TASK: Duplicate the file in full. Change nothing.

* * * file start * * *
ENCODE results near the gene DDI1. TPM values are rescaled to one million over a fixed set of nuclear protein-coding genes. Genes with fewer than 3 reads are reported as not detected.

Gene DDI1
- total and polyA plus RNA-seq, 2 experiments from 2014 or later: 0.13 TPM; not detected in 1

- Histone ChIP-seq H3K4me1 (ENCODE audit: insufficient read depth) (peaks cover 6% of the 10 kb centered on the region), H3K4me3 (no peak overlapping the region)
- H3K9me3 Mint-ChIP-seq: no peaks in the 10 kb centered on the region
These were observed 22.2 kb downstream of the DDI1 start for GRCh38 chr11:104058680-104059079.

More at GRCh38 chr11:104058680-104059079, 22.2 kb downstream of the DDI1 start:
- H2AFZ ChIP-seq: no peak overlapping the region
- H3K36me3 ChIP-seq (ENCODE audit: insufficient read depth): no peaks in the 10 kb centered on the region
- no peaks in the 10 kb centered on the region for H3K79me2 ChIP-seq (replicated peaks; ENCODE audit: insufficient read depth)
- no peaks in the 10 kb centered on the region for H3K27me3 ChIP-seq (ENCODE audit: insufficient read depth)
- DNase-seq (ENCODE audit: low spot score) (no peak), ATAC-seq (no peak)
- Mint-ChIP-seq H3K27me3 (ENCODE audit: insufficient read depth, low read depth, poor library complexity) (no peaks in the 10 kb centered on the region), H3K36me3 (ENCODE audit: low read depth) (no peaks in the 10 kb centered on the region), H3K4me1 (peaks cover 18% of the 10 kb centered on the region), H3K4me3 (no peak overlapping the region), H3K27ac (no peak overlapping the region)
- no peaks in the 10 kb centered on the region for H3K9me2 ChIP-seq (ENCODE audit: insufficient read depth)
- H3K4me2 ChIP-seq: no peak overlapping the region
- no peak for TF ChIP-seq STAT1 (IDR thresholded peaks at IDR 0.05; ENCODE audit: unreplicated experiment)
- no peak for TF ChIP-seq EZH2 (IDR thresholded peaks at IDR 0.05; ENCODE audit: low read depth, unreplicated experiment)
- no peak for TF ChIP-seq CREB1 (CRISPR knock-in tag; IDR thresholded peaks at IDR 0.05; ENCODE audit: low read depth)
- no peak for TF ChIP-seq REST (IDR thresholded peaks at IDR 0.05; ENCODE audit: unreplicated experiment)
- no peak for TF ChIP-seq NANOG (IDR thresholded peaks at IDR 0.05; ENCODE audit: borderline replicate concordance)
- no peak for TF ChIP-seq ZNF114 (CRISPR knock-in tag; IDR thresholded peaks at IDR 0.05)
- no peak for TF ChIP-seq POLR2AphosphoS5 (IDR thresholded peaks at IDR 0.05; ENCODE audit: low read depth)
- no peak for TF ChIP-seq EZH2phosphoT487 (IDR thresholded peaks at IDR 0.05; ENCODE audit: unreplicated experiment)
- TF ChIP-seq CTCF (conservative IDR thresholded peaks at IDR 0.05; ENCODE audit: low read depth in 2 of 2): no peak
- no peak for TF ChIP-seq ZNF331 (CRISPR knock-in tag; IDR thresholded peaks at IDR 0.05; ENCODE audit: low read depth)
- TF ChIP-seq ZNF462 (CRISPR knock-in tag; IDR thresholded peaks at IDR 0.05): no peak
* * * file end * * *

ENCODE results near the gene DDI1. TPM values are rescaled to one million over a fixed set of nuclear protein-coding genes. Genes with fewer than 3 reads are reported as not detected.

Gene DDI1
- total and polyA plus RNA-seq, 2 experiments from 2014 or later: 0.13 TPM; not detected in 1

- Histone ChIP-seq H3K4me1 (ENCODE audit: insufficient read depth) (peaks cover 6% of the 10 kb centered on the region), H3K4me3 (no peak overlapping the region)
- H3K9me3 Mint-ChIP-seq: no peaks in the 10 kb centered on the region
These were observed 22.2 kb downstream of the DDI1 start for GRCh38 chr11:104058680-104059079.

More at GRCh38 chr11:104058680-104059079, 22.2 kb downstream of the DDI1 start:
- H2AFZ ChIP-seq: no peak overlapping the region
- H3K36me3 ChIP-seq (ENCODE audit: insufficient read depth): no peaks in the 10 kb centered on the region
- no peaks in the 10 kb centered on the region for H3K79me2 ChIP-seq (replicated peaks; ENCODE audit: insufficient read depth)
- no peaks in the 10 kb centered on the region for H3K27me3 ChIP-seq (ENCODE audit: insufficient read depth)
- DNase-seq (ENCODE audit: low spot score) (no peak), ATAC-seq (no peak)
- Mint-ChIP-seq H3K27me3 (ENCODE audit: insufficient read depth, low read depth, poor library complexity) (no peaks in the 10 kb centered on the region), H3K36me3 (ENCODE audit: low read depth) (no peaks in the 10 kb centered on the region), H3K4me1 (peaks cover 18% of the 10 kb centered on the region), H3K4me3 (no peak overlapping the region), H3K27ac (no peak overlapping the region)
- no peaks in the 10 kb centered on the region for H3K9me2 ChIP-seq (ENCODE audit: insufficient read depth)
- H3K4me2 ChIP-seq: no peak overlapping the region
- no peak for TF ChIP-seq STAT1 (IDR thresholded peaks at IDR 0.05; ENCODE audit: unreplicated experiment)
- no peak for TF ChIP-seq EZH2 (IDR thresholded peaks at IDR 0.05; ENCODE audit: low read depth, unreplicated experiment)
- no peak for TF ChIP-seq CREB1 (CRISPR knock-in tag; IDR thresholded peaks at IDR 0.05; ENCODE audit: low read depth)
- no peak for TF ChIP-seq REST (IDR thresholded peaks at IDR 0.05; ENCODE audit: unreplicated experiment)
- no peak for TF ChIP-seq NANOG (IDR thresholded peaks at IDR 0.05; ENCODE audit: borderline replicate concordance)
- no peak for TF ChIP-seq ZNF114 (CRISPR knock-in tag; IDR thresholded peaks at IDR 0.05)
- no peak for TF ChIP-seq POLR2AphosphoS5 (IDR thresholded peaks at IDR 0.05; ENCODE audit: low read depth)
- no peak for TF ChIP-seq EZH2phosphoT487 (IDR thresholded peaks at IDR 0.05; ENCODE audit: unreplicated experiment)
- TF ChIP-seq CTCF (conservative IDR thresholded peaks at IDR 0.05; ENCODE audit: low read depth in 2 of 2): no peak
- no peak for TF ChIP-seq ZNF331 (CRISPR knock-in tag; IDR thresholded peaks at IDR 0.05; ENCODE audit: low read depth)
- TF ChIP-seq ZNF462 (CRISPR knock-in tag; IDR thresholded peaks at IDR 0.05): no peak